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Posfix 1.1.12 remote Denial of Service

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August 6, 2003

There is a remotely exploitable denial of service vulnerability in Postfix up to and including 1.1.12. The vulnerability does not affect the most current version, 2.0, due to a major overhaul of the address parsing code. Releases prior to 1.1.9 are not vulnerable by default, but will be exposed if append_dot_mydomain is turned off in the configuration file.

Recent 1.1 releases, having no publicly disclosed security problems, are still commonly used and shipped in several popular Linux distributions, including Red Hat 9 or Debian 3.0 (woody) - those distributions both ship 1.1.11.

The vulnerability lies in the address parser code. By supplying a remote SMTP listener with a malformed envelope address, it is possible to, depending on the method, either:

- Cause the queue manager, nqmgr, to lock up permanently, effectively stopping any queue processing - all mail traffic supressed. Restarting the service has no effect - a specific entry has to be removed from the queue to fix the problem. For that reason, a builtin watchdog that restarts nqmgr after a period of nonresponsive behavior, is not able to cause a recovery from this condition.

The attack can be performed by forcing the service to queue a mail to an address that would generate a bounce - depending on the configuration, it can be , or, if user names are being checked, . The "mail from" or "Errors-To" address should be set to "<.!>" or "<.!@local-server-name>". An attempt to parse and rewrite the latter address when preparing a bounce will lock up the service.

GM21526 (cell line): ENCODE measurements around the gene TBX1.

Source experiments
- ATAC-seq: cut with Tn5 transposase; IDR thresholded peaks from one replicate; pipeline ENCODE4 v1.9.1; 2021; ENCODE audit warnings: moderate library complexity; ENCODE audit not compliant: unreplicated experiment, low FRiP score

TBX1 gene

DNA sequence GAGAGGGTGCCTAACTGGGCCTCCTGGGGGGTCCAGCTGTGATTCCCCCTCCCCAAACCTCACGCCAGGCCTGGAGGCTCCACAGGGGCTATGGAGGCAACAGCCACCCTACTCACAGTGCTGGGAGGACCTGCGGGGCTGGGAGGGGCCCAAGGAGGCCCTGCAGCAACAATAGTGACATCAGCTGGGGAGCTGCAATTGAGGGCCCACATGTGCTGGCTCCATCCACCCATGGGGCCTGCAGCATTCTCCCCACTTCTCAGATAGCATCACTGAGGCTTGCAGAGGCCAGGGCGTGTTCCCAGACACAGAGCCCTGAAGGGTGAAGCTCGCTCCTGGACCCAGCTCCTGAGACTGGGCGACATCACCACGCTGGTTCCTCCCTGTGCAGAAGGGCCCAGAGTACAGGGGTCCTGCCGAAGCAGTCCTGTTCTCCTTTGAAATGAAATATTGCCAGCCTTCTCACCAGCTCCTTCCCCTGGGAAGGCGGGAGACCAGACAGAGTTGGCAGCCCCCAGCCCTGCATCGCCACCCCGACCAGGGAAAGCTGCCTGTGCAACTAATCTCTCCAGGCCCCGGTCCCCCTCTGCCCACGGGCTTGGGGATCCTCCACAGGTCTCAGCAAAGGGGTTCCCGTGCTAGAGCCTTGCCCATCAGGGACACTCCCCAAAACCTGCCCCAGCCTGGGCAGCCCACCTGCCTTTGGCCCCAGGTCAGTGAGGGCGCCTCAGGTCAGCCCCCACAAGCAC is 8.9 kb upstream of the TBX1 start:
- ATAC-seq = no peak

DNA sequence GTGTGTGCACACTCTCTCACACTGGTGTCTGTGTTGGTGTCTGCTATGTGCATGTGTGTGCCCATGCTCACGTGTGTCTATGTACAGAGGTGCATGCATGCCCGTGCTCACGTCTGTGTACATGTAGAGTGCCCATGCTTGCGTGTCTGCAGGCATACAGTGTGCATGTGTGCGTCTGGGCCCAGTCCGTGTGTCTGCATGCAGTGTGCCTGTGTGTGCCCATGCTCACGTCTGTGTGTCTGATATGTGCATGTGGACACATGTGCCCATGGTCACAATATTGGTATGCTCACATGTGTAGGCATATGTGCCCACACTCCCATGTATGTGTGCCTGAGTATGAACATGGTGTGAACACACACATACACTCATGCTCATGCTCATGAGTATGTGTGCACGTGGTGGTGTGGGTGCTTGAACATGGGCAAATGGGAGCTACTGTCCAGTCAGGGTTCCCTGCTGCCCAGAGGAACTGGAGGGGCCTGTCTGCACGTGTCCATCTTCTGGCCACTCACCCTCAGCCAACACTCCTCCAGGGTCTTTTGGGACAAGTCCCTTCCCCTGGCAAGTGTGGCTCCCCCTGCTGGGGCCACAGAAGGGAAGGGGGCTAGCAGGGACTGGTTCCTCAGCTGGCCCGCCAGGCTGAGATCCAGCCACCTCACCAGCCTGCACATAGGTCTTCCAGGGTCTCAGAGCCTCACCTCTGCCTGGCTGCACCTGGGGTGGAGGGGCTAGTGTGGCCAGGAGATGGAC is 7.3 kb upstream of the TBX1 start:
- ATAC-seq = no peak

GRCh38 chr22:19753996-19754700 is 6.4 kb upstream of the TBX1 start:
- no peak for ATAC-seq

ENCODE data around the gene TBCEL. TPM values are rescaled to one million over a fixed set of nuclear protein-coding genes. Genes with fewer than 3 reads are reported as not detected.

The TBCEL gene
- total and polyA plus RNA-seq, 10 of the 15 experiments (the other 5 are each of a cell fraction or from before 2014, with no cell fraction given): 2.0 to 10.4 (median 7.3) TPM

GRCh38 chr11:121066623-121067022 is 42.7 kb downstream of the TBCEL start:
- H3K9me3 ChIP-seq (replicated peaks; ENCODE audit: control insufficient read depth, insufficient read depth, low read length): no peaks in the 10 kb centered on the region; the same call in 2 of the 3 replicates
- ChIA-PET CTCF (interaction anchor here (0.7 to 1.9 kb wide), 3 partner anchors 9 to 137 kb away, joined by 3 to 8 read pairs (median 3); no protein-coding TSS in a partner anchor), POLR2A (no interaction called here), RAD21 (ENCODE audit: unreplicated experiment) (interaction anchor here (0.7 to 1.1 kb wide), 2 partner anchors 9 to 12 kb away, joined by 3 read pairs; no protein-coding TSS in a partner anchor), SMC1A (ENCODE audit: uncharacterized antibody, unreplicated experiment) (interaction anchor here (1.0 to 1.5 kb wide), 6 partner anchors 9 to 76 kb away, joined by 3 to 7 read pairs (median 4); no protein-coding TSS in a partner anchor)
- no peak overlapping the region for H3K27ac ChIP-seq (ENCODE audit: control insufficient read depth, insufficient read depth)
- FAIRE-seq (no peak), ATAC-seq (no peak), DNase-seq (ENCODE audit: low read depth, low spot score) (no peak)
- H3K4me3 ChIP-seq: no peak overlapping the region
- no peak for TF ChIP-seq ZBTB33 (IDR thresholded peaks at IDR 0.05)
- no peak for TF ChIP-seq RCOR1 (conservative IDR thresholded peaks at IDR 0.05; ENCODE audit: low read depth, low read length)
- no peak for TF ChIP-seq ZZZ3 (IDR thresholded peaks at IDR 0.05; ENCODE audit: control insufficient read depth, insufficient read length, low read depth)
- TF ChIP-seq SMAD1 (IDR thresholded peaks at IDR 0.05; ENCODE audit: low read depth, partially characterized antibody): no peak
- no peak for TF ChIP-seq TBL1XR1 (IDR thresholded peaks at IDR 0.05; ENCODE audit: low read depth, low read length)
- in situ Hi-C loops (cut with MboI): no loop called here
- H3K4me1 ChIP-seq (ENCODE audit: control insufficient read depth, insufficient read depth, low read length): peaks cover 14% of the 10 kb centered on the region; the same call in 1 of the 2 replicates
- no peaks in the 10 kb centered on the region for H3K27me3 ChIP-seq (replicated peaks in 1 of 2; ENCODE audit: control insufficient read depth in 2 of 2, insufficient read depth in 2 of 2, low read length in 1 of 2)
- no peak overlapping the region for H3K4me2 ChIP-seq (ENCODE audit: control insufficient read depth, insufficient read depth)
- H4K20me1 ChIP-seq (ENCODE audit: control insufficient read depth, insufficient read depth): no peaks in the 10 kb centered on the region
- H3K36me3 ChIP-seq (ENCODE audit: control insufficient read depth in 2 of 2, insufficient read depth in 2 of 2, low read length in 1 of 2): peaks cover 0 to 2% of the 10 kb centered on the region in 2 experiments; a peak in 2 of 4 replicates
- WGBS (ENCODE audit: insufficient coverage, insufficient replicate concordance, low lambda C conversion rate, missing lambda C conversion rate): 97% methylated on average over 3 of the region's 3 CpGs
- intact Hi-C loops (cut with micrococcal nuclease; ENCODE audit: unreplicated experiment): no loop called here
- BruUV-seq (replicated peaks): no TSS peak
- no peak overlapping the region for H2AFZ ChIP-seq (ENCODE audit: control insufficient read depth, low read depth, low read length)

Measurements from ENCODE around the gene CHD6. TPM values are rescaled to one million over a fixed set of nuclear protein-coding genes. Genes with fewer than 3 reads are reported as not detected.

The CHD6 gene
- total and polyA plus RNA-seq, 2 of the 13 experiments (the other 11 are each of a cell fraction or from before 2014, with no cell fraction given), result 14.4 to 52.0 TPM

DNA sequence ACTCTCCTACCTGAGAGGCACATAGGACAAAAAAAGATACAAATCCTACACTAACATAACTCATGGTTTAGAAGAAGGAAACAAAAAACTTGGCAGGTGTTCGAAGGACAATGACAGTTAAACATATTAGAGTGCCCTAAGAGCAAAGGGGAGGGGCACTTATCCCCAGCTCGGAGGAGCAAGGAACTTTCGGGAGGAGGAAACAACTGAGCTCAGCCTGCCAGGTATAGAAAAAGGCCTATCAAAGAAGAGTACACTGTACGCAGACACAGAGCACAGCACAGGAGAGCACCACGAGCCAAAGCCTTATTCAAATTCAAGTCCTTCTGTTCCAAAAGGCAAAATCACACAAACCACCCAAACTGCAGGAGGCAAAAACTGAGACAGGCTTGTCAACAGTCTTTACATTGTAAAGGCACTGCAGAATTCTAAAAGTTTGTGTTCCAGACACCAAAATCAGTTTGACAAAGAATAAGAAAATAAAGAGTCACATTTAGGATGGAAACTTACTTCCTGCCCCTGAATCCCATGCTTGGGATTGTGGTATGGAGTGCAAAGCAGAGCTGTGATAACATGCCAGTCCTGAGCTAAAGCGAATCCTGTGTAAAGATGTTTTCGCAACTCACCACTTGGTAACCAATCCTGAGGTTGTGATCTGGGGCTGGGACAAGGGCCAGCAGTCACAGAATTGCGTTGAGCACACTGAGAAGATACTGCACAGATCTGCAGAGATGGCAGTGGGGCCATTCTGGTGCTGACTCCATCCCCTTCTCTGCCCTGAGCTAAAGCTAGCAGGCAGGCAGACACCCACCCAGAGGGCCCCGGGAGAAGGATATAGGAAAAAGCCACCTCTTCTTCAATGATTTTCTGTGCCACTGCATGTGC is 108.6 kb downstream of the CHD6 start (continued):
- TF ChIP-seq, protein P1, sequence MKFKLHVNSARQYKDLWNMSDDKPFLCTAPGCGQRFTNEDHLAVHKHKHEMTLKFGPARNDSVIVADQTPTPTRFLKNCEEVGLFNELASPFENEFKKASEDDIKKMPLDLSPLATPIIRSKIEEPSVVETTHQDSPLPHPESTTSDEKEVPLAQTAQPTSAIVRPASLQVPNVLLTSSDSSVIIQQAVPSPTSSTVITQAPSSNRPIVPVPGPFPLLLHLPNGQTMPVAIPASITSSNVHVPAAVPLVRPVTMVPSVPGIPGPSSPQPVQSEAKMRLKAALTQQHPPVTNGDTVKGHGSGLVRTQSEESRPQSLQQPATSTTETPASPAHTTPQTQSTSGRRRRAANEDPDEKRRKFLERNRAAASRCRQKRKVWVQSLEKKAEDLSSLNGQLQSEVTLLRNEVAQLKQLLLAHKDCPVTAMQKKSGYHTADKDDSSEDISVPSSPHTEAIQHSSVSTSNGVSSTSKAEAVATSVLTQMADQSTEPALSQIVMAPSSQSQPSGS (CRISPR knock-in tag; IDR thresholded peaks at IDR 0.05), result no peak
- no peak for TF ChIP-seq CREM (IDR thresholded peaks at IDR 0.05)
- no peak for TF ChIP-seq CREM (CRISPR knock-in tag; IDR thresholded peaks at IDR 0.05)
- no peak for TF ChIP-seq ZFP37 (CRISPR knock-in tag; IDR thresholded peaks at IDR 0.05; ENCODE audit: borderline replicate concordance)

- Lock up a single instance of the smtp listener in a unusable state that persists after the client disconnects. By repeating this, it is possible to DoS the service (or entire system, depending on the configuration) in a very effective manner.

This can be achieved by providing any valid "MAIL FROM" in a SMTP conversation, and then supplying a "RCPT TO" similar to "MAIL FROM" in the previous example. If the server is vulnerable, the session should freeze at this point. The latter approach, since it only creates a single stalled process, is a less intrusive method of testing your systems for this issue remotely.

The attack can be detected by looking for "resolve_clnt_query: null recipient" in your maillog. It is then necessary to find the problematic entry in the queue and remove it manually, then restart the service. It should be noted that it is often possible to attack instances that do not have port 25 reachable from the Internet - envelope addresses and certain headers such as Errors-To may very well be preserved when a message is relayed via another system or service.

Source: Security Corp.

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